Functional study of mammary epithelial cell architecture
Cell organization confers cellular identity and guides cellular functions. Here, the cell organization is defined as the global arrangement of the functional complexes, which are composed of proteins, nucleic acids, lipids, or the combinations of any of them, in the cells. These functional complexes are arranged in a spatial and temporal manner, which closely reflects and regulates cellular activities. Targeting two proteins that act as central nodes in the nucleus, the nuclear mitotic apparatus protein, NuMA, and in the cytoplasm, the CDP-diacylglycerol synthase 1, CDS1, I have studied their influences on two features of the cell architecture, namely the nucleolus and the polarity axis, that play a major role in the homeostasis of mammary epithelial cells and in cancerous development. The nucleolus is an essential nuclear bodywith functions in ribosome biosynthesis, stress perception, and cell cycle control. Basoapical polarity is the signature structure of the differentiated epithelial cells and is functionally related to cell proliferation and survival. By modulating the expression of NuMA or of CDS1 and assessing the resulting impact on the nucleolus or the tissue polarity axis, respectively, my goal was to further the understanding of the regulation and role of these architectural features in cell phenotypes. I have shown in my major project that NuMA is involved in the control of nucleolar architecture and rDNA transcription. I also showed in my minor project that CDS1 partially restores basal polarity depending on signaling in aggressive MDA-MB- 213 cancer cells. I have placed these studies focused on cellular architecture in the context of cancer prevention, from its onset to progression.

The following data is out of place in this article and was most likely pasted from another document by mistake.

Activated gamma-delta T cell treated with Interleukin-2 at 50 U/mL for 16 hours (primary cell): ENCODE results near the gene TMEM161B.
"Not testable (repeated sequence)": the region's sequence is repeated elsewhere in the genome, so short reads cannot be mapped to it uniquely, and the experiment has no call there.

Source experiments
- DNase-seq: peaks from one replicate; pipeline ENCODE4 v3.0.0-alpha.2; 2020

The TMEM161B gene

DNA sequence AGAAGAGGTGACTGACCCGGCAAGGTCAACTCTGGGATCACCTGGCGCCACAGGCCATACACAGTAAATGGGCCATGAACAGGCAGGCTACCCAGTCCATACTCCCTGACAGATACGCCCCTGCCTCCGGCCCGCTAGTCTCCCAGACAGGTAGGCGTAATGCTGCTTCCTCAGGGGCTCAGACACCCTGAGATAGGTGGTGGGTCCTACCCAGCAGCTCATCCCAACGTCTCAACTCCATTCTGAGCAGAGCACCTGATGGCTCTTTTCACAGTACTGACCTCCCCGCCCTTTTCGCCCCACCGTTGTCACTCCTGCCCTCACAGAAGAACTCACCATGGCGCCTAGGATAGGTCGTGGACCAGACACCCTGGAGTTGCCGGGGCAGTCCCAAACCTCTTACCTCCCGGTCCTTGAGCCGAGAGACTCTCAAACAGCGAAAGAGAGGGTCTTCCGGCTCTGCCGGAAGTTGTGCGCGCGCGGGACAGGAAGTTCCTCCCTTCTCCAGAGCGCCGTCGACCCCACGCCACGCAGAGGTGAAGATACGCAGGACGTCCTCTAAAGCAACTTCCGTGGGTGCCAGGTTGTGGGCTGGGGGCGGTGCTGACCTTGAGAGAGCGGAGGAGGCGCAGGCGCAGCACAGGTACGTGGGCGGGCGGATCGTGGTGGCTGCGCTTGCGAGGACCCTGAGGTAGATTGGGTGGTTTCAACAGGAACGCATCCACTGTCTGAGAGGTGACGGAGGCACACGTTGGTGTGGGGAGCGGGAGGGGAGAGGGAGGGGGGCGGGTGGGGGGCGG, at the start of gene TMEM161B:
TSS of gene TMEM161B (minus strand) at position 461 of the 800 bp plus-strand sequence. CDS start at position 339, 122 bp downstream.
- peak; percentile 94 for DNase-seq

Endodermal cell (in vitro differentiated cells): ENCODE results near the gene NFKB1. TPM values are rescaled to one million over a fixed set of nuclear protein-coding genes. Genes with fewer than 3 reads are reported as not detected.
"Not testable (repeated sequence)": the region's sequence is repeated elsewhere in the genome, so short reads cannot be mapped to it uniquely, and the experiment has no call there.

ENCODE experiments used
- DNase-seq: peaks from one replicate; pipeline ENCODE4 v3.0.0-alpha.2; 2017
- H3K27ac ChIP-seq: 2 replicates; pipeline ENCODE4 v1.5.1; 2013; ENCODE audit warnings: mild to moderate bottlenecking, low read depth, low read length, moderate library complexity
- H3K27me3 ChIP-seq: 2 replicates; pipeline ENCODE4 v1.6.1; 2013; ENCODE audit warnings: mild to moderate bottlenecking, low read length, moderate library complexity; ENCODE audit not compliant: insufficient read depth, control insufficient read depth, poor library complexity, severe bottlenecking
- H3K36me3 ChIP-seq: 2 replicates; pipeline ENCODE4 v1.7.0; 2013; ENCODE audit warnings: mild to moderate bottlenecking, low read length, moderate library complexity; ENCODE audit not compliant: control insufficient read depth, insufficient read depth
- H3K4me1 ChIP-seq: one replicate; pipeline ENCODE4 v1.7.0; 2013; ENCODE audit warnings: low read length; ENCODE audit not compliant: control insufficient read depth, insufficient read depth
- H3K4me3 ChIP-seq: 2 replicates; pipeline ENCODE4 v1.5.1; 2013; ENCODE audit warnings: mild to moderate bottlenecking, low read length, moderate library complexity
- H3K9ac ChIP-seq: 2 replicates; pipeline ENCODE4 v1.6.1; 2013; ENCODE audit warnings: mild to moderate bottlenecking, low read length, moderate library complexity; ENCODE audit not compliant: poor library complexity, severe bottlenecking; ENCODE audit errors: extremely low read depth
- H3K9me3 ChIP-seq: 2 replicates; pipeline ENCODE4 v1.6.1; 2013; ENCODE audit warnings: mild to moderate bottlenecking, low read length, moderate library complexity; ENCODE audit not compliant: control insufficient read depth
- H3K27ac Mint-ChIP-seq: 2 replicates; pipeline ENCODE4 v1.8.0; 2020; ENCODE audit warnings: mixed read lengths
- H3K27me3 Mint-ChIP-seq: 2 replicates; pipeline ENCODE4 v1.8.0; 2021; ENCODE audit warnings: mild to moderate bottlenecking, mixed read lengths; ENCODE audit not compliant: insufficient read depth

Lelievre, Purdue University.
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